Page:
No festivals this week.
A Double bill: Chinatown & L.A. Confidential, Castro, Thursday. Roman Polanski may be a rapist, but you can’t watch Chinatown and deny his talent as a filmmaker. (Not that that in any way excuses his actions as a human being.) Writer Robert Towne fictionalized an actual scandal involving Southern California water rights to create this neo-noir tale of intrigue and double-crosses set in Los Angeles in the 1930s. Polanski turned it into the perfect LA noir period piece. Speaking of LA noir period pieces, L.A. Confidential – a tale of corruption in the LAPD in the early 1950s – makes a perfect second feature.
A Inside Job, Red Vic, Sunday and Monday. Once again, I have to ask myself if I liked this documentary because it was well-made, or because I believe in the filmmaker’s point of view. My answer: both. Let me put it this way: Charles Ferguson’s Inside Job covers much of the same ground as Michael Moore’s Capitalism: A Love Story, and from a very similar point of view. But while Moore grandstands, preaches, and stages funny scenes, Ferguson digs deeper into the problems that caused of the financial crisis, the reasons those problems have not been solved (short answer: They still make the rich richer), and the serious consequences they have for the future of this nation. Moore concentrated on entertaining; Ferguson on being clear and making a case.
A Metropolis, Pacific Film Archive, Saturday, 6:00. The first important science fiction feature film still strikes a considerable visual punch,and with the latest restoration, tells a compelling story, as well. The images–workers in a hellish underground factory, the wealthy at play, a robot brought to life in the form of a beautiful woman–are a permanent part of our collective memory. Even people who haven’t seen Metropolis know them through the countless films it has influenced. Recently-discovered footage, which restores it to something very much like the original cut, elevates the story of a clash between workers and aristocrats from trite melodrama to grand opera. Read my longer report. Digitally projected, and using the recorded score rather than live accompaniment..
A The Dark Knight, Castro, Wednesday. As far back as Memento, the Nolan brothers have seen evil as an influence very likely to corrupt those dedicated to fighting it. Here no one, including Bruce Wayne/Batman himself (Christian Bale) gets away without moral compromises. But what can you expect when fighting the Joker, who is absolutely nuts in Heath Ledger’s almost-final performance. For more details, see my full review. Playing with Zodiac as the last of three Fincher-Nolan double bills.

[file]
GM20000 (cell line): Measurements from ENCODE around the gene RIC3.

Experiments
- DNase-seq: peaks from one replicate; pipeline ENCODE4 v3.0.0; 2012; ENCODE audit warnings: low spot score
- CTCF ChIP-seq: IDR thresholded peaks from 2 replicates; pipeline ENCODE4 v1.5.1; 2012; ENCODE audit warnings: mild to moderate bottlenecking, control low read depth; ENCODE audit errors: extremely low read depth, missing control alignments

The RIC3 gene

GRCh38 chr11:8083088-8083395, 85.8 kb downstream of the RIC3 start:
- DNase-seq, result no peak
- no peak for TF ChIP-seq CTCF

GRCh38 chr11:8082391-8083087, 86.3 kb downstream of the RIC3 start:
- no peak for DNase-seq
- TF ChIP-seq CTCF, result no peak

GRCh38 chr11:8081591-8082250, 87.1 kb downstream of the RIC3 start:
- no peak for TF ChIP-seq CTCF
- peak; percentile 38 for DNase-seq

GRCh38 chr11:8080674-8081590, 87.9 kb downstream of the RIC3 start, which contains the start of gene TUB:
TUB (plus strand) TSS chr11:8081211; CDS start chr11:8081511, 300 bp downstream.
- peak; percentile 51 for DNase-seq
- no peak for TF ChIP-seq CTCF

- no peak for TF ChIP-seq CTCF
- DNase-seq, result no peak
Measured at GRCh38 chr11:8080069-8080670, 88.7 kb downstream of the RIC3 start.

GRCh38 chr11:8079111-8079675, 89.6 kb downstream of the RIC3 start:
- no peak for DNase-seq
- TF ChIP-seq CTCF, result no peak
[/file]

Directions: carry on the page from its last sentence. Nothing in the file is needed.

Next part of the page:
Shoah, Pacific Film Archive, Sunday, Part 1, 11:30am; Part 2, 5:15. I admit that I have never seen this much-acclaimed, epic Holocaust documentary. When I was offered me a review copy recently, I turned them down. I couldn’t imagine spending more than nine hours watching a series of interviews about mass genocide. I’m not proud of that decision. But I thought I should note that the film contains no historical footage, is a recent addition to Roger Ebert’ Great Movies series, and has been restored for its 25th anniversary.
B Harry Potter and the Deathly Hollows Part 1, Red Vic, Friday and Saturday. Did Warner Brothers rip-off Potter fans by splitting the last book into two films so they could get in an eighth movie? Or did they rightfully see this as the best approach for adapting a very long book? Whether they did it for commercial reasons or not, it was the right decision. The movie is fun, scary, and suspenseful, although like most of the Potter films, it does little but visualize what most of us have already read. The fact that you go in knowing there will be no resolution is kind of annoying, but it’s better than finding that out in the theater.
B Pee-Wee’s Big Adventure, Cerrito, Friday and Saturday, Midnight. Tim Burton’s first feature revels in its own silliness. Pee-Wee Herman, before children’s television and indecent exposure, is a strange, almost neurotically innocent creature. The movie is uneven, and most of the jokes are extremely dumb, but the oddball charm cannot be denied. Besides, the last sequence, reworking the plot as a Hollywood action film, is alone worth the price of admission.
B+ The Oscar-Nominated Live-ActionShort Films, Aquarius, opens Friday for one week. In theory, these are the best five short, live-action, narrative film to play in American theaters in 2010. That brings up a question: Did any short subjects play in American theaters last year? However they qualify, they’re overall a worthy selection, with one remarkable gem, three good little pleasures, and only one near-turkey. Read my full review.
B The Oscar-Nominated Animated Short Films, Aquarius, opens Friday for one week. This collection of seven short cartoons (the five nominees and two that should have been nominated) range from conventional to creative, hilarious to poetic, and masterful to mediocre. "The Lost Thing" and the not-nominated "Urs" are the best. If you’re thinking about bringing your kids, all of these shorts are child appropriate, and most of them are child-entertaining. Some may even be child-enlightening. Read my full review.
B Bedlam, Stanford, Friday. A good, fun little low-budget horror film from 1946, set in the legendary madhouse. With Boris Karloff, of course. On a double bill with The Body Snatcher.